TABLE II______________________________________Physical StabilityComposition      2 C. 22 C.                           50 C.______________________________________A          unstable     stable  stableB          stable       stable  stableC          stable       stable  unstableD          stable       stable  unstableE          unstable     stable  stableF          stable       stable  stableG          stable       stable  stableH          stable       stable  stable______________________________________

Table II provides the physical stability data for compositions outlined in Table I. Where the composition was indicated to be unstable, phase separation and settling of DPDA particles occurred within 1-5 days. Compositions were considered stable if less than 10% separation and/or phase separation occurred after one week.

Composition B incorporating sulfonate/fatty acid/nonionic ethoxylate had excellent stability both at 2 C. and 50 C. Indeed, this composition survived five freeze-thaw cycles over a two week period. By comparison, compositions C and D containing sulfonate/nonionic ethoxylate but having no fatty acid were unstable at 50 C. storage conditions. Compositions A and E containing sulfonate/fatty acid but without nonionic ethoxylate exhibited instability at 2 C. Finally, compositions F, G and H illustrate other formulations within the present invention that provides stability at low, room and elevated temperatures.

EXAMPLE 2

A typical composition of the present invention is outlined hereinbelow.

______________________________________Component           Weight % Active______________________________________1,12-diperoxydodecanedioic acid               4.5Hostapur 60 SAS                6.0Alfonic 1412-60                2.0Emery 625      2.0Sodium sulfate      2.8Dequest 2010   0.04Optical brightener/perfume               0.22Deionized water     to 100%______________________________________

Emery 625 is a coconut oil fatty acid mixture having molecular weight ranging from 201 to 207.

The aforementioned composition was found to be stable both at 35 F. under freeze-thaw conditions and at 125 F. (50 C.) simulating elevated storage temperatures.

The foregoing description and examples illustrate selected embodiments of the present invention and in light thereof various modifications will be suggested to one skilled in the art, all of which are within the spirit and purview of this invention.

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Referenced by
Citing PatentFiling datePublication dateApplicantTitle
US4929377 *Feb 21, 1989May 29, 1990Lever Brothers CompanySecondary sulfonic acid salt
US5004558 *Dec 8, 1988Apr 2, 1991Monsanto CompanyBleaching detergent composition; storage stabiklity; less dye damage
US5030381 *Jun 2, 1989Jul 9, 1991Huels AktiengesellschaftPeroxydizing dicarboxylic acids with hydrogen peroxide and sulfuric acids, crystallizing glauber's salt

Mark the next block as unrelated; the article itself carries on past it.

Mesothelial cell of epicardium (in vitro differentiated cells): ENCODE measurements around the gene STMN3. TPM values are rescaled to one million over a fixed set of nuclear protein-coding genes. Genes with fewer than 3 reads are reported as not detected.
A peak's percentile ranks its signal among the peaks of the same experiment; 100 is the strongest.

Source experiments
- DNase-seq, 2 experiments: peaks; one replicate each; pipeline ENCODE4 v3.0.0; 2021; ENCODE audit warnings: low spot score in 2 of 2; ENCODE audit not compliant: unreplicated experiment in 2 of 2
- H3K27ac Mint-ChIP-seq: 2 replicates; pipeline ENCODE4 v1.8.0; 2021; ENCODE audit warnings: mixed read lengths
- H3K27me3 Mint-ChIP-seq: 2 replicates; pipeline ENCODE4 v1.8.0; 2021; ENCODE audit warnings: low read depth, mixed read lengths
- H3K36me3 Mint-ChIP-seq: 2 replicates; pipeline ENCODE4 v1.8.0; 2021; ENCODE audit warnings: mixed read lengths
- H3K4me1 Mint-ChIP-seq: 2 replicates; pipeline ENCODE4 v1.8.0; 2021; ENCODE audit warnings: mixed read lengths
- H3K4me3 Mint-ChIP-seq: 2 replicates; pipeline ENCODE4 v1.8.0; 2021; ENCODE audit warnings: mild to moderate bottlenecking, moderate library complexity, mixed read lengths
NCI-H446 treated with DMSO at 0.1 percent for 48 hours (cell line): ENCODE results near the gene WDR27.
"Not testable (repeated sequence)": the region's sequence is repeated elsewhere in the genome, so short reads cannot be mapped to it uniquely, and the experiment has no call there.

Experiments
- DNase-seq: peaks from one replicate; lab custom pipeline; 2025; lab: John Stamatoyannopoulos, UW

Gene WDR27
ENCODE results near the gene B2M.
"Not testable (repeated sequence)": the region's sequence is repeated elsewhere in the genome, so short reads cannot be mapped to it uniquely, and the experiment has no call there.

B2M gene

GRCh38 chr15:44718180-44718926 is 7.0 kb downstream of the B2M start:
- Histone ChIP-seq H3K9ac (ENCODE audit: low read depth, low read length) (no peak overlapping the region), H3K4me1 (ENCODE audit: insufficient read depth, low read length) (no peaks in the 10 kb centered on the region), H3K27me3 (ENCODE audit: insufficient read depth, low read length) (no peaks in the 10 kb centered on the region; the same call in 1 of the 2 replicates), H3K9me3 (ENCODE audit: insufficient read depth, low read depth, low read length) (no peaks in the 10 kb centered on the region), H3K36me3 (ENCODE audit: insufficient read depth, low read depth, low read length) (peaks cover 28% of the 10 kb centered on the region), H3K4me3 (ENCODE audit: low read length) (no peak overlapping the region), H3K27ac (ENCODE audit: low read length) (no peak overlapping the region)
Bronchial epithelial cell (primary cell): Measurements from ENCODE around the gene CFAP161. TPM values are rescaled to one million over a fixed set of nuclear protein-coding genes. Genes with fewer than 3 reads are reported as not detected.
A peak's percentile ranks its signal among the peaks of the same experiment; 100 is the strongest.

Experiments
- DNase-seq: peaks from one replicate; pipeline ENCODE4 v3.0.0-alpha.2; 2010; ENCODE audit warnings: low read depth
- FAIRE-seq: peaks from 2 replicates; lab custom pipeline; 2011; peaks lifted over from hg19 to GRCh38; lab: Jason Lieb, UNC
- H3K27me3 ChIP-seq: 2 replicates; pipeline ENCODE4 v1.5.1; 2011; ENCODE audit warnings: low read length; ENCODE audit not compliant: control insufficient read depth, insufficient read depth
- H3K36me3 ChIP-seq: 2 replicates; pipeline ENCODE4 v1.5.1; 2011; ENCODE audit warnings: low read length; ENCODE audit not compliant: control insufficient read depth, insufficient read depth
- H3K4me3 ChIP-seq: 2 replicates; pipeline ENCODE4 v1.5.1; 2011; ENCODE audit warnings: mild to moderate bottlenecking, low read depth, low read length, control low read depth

US5039447 *Dec 12, 1988Aug 13, 1991Monsanto CompanyStable liquid bleach
US5234617 *Apr 20, 1992Aug 10, 1993Kathleen B. HunterCleaning, bleaching fabrics
US5302309 *Aug 2, 1991Apr 12, 1994Monsanto CompanyPourable sulfone diperoxycarboxylic acid compositions
US5391324 *Jan 31, 1992Feb 21, 1995Hoechst AktiengesellschaftAqueous suspensions of peroxycarboxylic acids
US5409632 *Nov 16, 1992Apr 25, 1995The Procter & Gamble CompanyCleaning and bleaching composition with amidoperoxyacid
US5431848 *Mar 3, 1994Jul 11, 1995The Procter & Gamble CompanySulfonates
US5536435 *Nov 23, 1993Jul 16, 1996The Procter & Gamble CompanyProcess for making peroxyacid containing particles
US5902354 *Mar 30, 1995May 11, 1999The Procter & Gamble CompanyItching of skin can be reduced by adding anionic surfactant to the peroxy bleach while performing bleach treatment of fabrics
US5932532 *Sep 16, 1997Aug 3, 1999Procter & Gamble CompanyBleach compositions comprising protease enzyme
US5962392 *Dec 8, 1995Oct 5, 1999Solvay Interox LimitedUsing ethylene oxide fatty alcohol adduct
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US7596974Nov 29, 2006Oct 6, 2009S.C. Johnson & Son, Inc.Instant stain removing device, formulation and absorbent means
EP0386566A1 *Feb 26, 1990Sep 12, 1990Henkel Kommanditgesellschaft auf AktienBleaching agent suspension
WO1990010688A1 *Feb 26, 1990Sep 20, 1990Henkel KgaaSuspension of bleaching agents
WO1990010699A1 *Mar 9, 1990Sep 20, 1990Univ ColumbiaMOLECULAR CLONING OF GENOMIC AND cDNA SEQUENCES ENCODING CELLULAR RECEPTORS FOR POLIOVIRUS
WO1991012309A2 *Feb 7, 1991Aug 9, 1991Unilever NvLiquid bleach composition
WO1993021296A1 *Mar 26, 1993Oct 28, 1993Procter & GambleAqueous liquid bleach compositions with fluorescent whitening agent and polyvinyl pyrrolidone or polyvinyl alcohol
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Classifications
U.S. Classification252/186.26, 510/303, 510/372, 252/186.29
International ClassificationC11D7/54, C11D17/08, D06L3/02, C11D3/39
Cooperative ClassificationC11D3/3947
European ClassificationC11D3/39H
Legal Events
DateCodeEventDescription
Jul 10, 2001FPExpired due to failure to pay maintenance fee
Effective date: 20010509
May 6, 2001LAPSLapse for failure to pay maintenance fees
Nov 28, 2000REMIMaintenance fee reminder mailed
Jun 24, 1996FPAYFee payment
Year of fee payment: 8
Jun 22, 1992FPAYFee payment
Year of fee payment: 4
May 23, 1988ASAssignment
Owner name: LEVER BROTHERS COMPANY, 390 PARK AVENUE, NEW YORK,
Free format text: ASSIGNMENT OF ASSIGNORS INTEREST.;ASSIGNORS:REREK, MARK E.;ARONSON, MICHAEL P.;SEPULVEDA, RALPH R.;REEL/FRAME:004887/0775
Effective date: 19880321
Owner name: LEVER BROTHERS COMPANY, A CORP. OF MAINE,NEW YORK
Free format text: ASSIGNMENT OF ASSIGNORS INTEREST;ASSIGNORS:REREK, MARK E.;ARONSON, MICHAEL P.;SEPULVEDA, RALPH R.;REEL/FRAME:004887/0775